Needles almost too small to be seen with the unaided eye could be the basis for new treatment options for two of the world’s leading eye diseases: glaucoma and corneal neovascularization. The microneedles, ranging in length from 400 to 700 microns, could provide a new way to deliver drugs to specific areas within the eye relevant to these diseases.

Subducting oceanic plates are thinning adjacent continents

November 13, 2014 4:28 pm | by Mike Williams, Rice Univ. | News | Comments

The continental margins of plates on either side of the Atlantic Ocean are thinner than expected, and an international team led by a Rice Univ. scientist is using an array of advanced tools to understand why. The viscous bottom layers of the continental shelves beneath the Gibraltar arc and northeastern South America are literally being pulled off by adjacent subducting oceanic plates.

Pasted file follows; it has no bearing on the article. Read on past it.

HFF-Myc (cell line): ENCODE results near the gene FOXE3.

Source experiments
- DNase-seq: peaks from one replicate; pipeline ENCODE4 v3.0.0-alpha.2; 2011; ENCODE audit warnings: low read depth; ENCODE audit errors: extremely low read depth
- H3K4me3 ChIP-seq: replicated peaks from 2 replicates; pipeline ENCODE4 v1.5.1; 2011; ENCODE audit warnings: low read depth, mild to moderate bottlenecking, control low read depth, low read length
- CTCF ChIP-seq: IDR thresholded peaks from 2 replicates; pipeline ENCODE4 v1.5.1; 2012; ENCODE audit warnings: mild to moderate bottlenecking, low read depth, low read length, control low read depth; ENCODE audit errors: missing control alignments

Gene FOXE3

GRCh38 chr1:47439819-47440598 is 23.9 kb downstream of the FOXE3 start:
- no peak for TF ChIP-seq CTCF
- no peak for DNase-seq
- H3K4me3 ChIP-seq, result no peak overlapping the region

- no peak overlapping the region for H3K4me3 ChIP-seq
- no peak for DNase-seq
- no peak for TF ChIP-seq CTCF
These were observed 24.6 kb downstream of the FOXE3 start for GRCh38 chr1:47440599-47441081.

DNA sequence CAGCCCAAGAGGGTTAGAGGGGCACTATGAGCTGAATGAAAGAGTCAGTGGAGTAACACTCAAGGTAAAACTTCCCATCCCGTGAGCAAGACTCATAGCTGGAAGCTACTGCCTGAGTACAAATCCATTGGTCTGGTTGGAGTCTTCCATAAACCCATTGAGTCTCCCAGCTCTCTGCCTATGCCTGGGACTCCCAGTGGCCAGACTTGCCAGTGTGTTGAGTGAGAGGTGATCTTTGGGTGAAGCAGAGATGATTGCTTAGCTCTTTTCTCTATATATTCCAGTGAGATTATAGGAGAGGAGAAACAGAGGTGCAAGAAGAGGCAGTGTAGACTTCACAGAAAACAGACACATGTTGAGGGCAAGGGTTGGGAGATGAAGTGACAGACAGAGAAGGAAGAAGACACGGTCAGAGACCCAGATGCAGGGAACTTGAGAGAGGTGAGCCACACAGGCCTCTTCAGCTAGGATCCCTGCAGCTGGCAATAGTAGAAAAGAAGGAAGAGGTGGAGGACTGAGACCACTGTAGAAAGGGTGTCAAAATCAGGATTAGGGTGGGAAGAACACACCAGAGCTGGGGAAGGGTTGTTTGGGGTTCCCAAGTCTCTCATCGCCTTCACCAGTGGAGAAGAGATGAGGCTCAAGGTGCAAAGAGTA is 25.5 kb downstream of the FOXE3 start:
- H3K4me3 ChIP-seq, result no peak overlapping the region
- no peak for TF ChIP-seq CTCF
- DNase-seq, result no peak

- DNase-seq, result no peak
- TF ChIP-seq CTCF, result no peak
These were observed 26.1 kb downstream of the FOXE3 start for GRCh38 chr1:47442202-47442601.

Bacteria become genomic tape recorders

November 13, 2014 4:21 pm | by Anne Trafton, MIT News Office | News | Comments

Massachusetts Institute of Technology (MIT) engineers have transformed the genome of the bacterium E. coli into a long-term storage device for memory. They envision that this stable, erasable and easy-to-retrieve memory will be well suited for applications such as sensors for environmental and medical monitoring.

Bio-inspired bleeding control

November 13, 2014 4:12 pm | by Sonia Fernandez, Univ. of California, Santa Barbara | News | Comments

Stanching the free flow of blood from an injury remains a holy grail of clinical medicine. Controlling blood flow is a primary concern and first line of defense for patients and medical staff in many situations, from traumatic injury to illness to surgery. If control is not established within the first few minutes of a hemorrhage, further treatment and healing are impossible.

2015 R&D 100 Awards entries now open